At any rate, the tale is here transposed out of the quaintness of Arcadian myth and placed instead within an indeterminate but highly suggestive matrix of clinical modernity. Braid and Costanzo, as the young lovers, present as hospital maintenance workers, or perhaps low-level asylum attendants assigned to a hydrotherapy unit. The only solid piece of set furnishing is a large bathtub, and the ingenuity (not to mention sheer athletic aplomb) with which the three performers move their bodies about the stage, entwine themselves around each other, slam themselves against walls and floors, and, most tellingly, descend into, emerge from, and hover over that bathtub make this Aci as much a choreographic tour-de-force as a ravishing vocal and musical odyssey.

Anthony Roth Costanzo and Davóne Tines, Photo: Jill Steinberg

Anthony Roth Costanzo and Davóne Tines, Photo: Jill Steinberg

Sound and Fury

Besides the exquisite musicianship and dazzling gender- and species-bending of Braid (soprano as male shepherd), Costanzo (countertenor as female naiad) and Tines (bass-baritone as beast, however psychoanalytically construed), the production boasts wondrously revealing instrumental work by a ten-member ensemble calling themselves Ruckus. Under the leadership of Clay Zeller-Townson, the group of keyboardist, strings, oboe and two marvelously expressive theorbo players creates a magnificent and unexpectedly new Baroque sound. Though there are moments when the production plays effective technological tricks with the sonic landscape (there are even pre-recorded portions to the evening), the straight acoustical instrumentalism is magical. There is exoticism, intelligence, suppleness, and immediacy to the musical texture here. It is Handel as one hasn’t quite heard him before, and it seems utterly persuasive.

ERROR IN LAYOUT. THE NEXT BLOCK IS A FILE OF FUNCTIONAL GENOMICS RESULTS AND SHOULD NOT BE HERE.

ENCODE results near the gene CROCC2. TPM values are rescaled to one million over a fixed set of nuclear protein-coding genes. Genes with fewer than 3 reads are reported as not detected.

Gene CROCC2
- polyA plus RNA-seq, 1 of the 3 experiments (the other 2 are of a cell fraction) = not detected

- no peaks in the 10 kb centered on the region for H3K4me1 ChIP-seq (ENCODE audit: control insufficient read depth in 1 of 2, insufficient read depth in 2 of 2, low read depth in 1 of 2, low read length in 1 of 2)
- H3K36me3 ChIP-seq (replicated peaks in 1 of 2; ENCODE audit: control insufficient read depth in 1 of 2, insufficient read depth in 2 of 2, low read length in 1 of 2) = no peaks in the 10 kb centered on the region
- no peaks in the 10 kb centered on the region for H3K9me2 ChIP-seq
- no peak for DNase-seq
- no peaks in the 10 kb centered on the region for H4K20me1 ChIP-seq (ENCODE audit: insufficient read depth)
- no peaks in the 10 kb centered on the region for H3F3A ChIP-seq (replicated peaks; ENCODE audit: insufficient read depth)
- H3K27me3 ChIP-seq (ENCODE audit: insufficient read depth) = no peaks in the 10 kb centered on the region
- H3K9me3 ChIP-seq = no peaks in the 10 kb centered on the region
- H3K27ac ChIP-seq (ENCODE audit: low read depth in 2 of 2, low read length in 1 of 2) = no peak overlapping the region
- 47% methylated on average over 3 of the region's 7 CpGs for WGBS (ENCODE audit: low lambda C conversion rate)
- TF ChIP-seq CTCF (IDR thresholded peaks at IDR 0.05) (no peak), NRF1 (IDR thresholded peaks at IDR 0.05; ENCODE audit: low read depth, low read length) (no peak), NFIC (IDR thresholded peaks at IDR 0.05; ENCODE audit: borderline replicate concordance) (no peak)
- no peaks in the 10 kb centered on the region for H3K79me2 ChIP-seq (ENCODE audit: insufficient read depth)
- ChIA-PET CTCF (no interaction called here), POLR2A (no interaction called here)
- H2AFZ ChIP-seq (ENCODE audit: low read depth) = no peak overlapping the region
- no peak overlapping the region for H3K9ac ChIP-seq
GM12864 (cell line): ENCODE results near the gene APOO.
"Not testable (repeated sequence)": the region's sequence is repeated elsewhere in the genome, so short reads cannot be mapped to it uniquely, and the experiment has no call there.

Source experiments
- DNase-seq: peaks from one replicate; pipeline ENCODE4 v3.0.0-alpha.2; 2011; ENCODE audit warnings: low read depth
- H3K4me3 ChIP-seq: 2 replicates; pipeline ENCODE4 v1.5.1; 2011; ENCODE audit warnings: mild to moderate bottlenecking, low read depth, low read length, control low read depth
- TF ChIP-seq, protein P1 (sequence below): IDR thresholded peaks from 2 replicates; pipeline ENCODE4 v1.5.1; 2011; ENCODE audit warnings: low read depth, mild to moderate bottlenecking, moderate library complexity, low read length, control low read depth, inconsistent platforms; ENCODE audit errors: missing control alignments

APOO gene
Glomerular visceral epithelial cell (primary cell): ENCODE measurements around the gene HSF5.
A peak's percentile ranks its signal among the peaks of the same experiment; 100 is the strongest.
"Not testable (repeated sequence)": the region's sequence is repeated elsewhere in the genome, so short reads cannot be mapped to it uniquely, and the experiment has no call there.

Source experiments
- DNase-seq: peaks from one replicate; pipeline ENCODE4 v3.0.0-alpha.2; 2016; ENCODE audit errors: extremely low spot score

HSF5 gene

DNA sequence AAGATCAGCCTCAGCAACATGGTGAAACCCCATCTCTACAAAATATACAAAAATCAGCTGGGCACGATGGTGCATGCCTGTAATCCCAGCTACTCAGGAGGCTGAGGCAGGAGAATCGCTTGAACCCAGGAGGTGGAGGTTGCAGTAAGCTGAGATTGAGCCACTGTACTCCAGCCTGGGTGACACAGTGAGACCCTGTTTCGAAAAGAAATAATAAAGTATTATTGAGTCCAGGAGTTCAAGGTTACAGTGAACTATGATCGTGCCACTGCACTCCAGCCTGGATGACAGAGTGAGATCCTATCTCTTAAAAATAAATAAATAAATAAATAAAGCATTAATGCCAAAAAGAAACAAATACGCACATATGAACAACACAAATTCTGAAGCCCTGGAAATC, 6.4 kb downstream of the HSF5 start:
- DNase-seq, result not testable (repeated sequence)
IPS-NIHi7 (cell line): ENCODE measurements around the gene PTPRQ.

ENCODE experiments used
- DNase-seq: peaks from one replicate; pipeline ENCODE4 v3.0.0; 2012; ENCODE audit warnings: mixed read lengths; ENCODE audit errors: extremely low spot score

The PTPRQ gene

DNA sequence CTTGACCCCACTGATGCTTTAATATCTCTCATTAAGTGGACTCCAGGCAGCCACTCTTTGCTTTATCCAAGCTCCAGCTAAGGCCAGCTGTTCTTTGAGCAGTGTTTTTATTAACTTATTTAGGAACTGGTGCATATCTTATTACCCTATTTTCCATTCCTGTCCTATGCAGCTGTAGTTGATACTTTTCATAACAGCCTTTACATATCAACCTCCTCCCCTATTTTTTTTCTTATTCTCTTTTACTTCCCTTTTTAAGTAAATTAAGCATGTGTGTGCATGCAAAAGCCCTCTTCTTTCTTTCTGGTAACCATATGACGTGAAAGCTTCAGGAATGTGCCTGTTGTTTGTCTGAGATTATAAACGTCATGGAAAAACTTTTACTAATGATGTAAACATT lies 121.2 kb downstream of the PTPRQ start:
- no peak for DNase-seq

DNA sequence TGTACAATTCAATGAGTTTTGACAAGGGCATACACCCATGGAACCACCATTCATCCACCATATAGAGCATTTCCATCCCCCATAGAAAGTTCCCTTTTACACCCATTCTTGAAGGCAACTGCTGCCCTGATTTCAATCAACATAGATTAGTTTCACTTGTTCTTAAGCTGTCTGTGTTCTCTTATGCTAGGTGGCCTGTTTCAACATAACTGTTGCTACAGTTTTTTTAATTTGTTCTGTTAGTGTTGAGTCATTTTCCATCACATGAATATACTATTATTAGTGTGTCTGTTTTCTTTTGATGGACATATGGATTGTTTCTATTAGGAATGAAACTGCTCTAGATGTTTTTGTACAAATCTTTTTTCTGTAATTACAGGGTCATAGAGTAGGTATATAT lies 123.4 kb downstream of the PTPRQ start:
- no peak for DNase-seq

Adding to the sensory splendors of the evening were the jarring, fascinating, cutting-edge projected elements by Mark Grey; lighting by JAX Messenger; and an asymmetrical unitary box set by Paul Tate dePoo III. (Especially weird and wonderful was the set’s initial swathing in eerily anodyne projections of Delft tiles replete with seafaring motifs – tiles which eventually flip like madcap Wheel of Fortune squares to reveal eyeballs, or get assailed and obscured by dark splatters of gore.)